Due to digitalization, there is a growing number of traffic and mobility data available for the cities to use world-wide. It is usually in the interest of cities to take control over this data. This is also the target of the city of Helsinki, which aims to build a data platform for traffic and mobility data, therefore supporting evidence-based decision-making and strengthening the whole ecosystem of traffic and mobility. Currently, there is plenty of mobility data but it is not as widely used as it could be.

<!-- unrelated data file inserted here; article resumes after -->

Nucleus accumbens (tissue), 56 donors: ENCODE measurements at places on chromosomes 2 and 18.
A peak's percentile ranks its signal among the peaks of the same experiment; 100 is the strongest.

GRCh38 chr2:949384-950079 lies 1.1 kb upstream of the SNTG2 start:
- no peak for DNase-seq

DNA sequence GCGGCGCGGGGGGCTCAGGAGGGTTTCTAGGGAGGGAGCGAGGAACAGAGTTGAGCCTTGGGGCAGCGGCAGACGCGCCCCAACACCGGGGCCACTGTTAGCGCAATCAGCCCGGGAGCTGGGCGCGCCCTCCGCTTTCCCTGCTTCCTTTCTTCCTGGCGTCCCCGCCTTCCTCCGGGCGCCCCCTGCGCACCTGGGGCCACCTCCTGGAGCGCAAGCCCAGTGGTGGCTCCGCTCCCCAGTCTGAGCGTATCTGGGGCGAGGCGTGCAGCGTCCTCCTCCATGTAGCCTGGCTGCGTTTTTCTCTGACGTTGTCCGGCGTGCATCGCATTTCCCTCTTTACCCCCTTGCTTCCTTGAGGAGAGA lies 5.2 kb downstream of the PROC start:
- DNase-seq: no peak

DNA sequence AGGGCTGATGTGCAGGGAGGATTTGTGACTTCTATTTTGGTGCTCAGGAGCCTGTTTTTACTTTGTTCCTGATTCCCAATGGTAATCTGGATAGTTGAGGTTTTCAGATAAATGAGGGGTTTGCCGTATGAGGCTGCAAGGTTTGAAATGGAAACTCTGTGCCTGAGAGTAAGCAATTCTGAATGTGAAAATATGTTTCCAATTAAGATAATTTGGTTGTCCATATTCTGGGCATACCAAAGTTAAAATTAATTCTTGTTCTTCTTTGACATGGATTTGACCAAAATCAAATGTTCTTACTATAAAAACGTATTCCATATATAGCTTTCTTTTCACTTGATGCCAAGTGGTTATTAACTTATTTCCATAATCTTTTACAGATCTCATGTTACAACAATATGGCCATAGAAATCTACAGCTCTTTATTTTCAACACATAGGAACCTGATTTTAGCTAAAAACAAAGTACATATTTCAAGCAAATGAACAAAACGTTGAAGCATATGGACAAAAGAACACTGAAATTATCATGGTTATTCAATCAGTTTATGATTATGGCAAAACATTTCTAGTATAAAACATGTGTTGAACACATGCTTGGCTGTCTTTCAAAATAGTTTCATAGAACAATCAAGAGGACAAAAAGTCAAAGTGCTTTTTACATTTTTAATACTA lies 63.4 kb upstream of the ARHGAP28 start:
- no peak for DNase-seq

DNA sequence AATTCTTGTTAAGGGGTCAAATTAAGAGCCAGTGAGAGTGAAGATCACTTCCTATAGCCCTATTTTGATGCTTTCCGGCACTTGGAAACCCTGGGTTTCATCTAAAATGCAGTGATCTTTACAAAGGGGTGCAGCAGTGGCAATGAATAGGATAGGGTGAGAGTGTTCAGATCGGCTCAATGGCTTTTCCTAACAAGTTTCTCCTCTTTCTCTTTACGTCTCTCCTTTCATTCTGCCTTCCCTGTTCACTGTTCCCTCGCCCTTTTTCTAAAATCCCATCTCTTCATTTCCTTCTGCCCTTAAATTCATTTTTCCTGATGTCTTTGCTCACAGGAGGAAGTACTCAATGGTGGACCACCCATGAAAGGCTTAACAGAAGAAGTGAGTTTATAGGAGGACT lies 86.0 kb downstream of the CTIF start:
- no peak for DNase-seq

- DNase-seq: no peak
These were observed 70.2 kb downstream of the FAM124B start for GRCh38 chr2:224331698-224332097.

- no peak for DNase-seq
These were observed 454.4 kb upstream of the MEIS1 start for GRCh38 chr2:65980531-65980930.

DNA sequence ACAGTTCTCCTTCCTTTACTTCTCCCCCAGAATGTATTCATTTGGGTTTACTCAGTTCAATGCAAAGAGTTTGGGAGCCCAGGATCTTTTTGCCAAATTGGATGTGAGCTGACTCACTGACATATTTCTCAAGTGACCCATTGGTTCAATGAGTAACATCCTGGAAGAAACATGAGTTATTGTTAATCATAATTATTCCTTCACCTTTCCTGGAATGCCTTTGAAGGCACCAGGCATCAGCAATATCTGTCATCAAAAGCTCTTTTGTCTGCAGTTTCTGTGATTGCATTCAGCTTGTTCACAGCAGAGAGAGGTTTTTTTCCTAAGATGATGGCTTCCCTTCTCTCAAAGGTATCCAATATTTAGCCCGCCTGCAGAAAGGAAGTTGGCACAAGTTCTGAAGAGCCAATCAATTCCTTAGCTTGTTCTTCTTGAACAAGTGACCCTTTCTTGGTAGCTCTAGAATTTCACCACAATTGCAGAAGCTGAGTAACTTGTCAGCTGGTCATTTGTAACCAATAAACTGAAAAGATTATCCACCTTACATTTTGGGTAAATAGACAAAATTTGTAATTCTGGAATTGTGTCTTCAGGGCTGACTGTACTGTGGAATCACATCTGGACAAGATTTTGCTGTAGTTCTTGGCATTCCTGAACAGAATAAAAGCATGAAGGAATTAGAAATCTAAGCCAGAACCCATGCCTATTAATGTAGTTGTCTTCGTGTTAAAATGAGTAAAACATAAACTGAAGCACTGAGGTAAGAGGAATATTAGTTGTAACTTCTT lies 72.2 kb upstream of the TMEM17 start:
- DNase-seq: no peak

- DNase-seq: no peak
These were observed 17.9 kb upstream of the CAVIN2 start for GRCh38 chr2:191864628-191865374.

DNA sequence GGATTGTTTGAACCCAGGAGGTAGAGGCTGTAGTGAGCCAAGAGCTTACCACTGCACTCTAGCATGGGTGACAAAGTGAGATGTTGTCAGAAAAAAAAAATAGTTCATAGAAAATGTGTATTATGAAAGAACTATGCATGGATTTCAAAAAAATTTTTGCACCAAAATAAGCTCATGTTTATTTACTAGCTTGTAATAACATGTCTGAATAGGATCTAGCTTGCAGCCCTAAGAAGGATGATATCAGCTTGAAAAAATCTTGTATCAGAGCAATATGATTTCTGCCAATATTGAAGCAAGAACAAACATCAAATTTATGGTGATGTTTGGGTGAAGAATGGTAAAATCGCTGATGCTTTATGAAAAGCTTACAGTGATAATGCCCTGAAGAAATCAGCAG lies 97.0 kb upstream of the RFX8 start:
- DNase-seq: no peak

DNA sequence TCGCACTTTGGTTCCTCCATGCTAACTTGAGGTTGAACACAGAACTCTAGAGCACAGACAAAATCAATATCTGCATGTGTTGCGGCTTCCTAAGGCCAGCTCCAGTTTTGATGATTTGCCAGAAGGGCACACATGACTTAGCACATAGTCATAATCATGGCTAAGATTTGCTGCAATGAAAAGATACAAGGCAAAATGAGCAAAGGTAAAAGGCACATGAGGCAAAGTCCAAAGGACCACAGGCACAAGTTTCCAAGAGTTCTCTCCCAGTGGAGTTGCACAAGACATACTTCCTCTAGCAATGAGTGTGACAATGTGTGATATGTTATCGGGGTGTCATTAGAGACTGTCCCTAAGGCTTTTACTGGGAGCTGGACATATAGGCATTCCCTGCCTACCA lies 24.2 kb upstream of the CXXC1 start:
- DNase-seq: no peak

European cities and urban environments are facing a revolution in urban mobility mainly related to the wide increase of population in cities, and today also to the recent COVID-19 pandemic . Urbanization and what we may call its “side effects” have placed urban mobility on center stage, for the consideration of governments, city transport planners, and private enterprises.
Urban mobility faces more significant long-term uncertainty and complexity generated by two main factors: the demand for growth in urban environments, the pressure and urgency for a more sustainable model, and a reduction in pollution levels, given by a global warming emergency.